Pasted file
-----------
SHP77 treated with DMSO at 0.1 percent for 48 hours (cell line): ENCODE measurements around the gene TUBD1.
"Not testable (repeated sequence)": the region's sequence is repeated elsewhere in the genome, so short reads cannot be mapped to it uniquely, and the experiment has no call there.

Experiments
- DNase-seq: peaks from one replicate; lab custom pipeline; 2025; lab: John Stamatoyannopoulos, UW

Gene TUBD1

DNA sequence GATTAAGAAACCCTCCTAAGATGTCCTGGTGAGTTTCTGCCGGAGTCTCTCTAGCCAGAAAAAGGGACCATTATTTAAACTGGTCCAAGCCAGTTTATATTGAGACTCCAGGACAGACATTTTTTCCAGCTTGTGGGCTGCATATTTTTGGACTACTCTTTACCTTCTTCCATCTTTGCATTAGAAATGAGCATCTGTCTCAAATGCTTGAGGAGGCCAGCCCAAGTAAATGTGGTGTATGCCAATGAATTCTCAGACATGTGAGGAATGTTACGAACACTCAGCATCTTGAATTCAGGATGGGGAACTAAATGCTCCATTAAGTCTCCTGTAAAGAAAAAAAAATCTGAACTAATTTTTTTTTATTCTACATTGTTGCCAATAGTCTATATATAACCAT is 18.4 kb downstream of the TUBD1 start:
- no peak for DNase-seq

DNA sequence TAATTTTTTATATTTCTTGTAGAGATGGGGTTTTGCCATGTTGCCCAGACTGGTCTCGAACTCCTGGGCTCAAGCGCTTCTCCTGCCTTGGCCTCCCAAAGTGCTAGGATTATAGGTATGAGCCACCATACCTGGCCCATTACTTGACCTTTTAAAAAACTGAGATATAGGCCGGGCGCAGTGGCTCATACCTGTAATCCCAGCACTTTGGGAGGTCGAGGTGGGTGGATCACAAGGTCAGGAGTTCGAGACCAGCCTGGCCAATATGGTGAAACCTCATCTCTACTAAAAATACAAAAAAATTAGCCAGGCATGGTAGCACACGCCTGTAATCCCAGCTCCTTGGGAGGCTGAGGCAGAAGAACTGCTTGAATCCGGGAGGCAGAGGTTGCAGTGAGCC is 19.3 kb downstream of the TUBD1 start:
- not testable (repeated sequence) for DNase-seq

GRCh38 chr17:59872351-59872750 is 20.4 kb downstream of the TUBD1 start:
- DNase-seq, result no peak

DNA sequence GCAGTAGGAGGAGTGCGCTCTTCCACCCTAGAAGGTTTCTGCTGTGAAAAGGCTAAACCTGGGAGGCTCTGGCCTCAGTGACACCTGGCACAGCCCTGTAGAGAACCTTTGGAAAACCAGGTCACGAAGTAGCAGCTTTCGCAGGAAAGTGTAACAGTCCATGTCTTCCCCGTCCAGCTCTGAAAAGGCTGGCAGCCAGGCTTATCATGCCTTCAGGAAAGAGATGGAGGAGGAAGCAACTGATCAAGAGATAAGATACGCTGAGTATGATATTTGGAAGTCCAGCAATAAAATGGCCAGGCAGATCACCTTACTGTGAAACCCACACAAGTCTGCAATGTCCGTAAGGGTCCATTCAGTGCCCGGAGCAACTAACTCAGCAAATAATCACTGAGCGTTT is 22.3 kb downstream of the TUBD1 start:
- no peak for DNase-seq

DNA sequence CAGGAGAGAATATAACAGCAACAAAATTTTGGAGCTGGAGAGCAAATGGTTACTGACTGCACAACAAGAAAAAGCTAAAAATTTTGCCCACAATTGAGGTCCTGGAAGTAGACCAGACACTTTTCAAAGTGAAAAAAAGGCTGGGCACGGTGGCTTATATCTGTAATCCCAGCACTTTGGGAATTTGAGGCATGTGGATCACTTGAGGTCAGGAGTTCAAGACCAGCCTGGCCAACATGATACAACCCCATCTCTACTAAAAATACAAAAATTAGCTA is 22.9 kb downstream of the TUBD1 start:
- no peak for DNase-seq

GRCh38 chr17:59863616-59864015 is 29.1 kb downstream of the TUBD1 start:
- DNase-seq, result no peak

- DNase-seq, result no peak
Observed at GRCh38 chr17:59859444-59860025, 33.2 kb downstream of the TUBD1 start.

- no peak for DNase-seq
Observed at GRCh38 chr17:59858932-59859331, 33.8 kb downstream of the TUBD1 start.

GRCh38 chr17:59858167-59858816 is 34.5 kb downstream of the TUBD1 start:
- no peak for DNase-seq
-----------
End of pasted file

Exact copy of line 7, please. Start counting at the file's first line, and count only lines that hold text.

- no peak for DNase-seq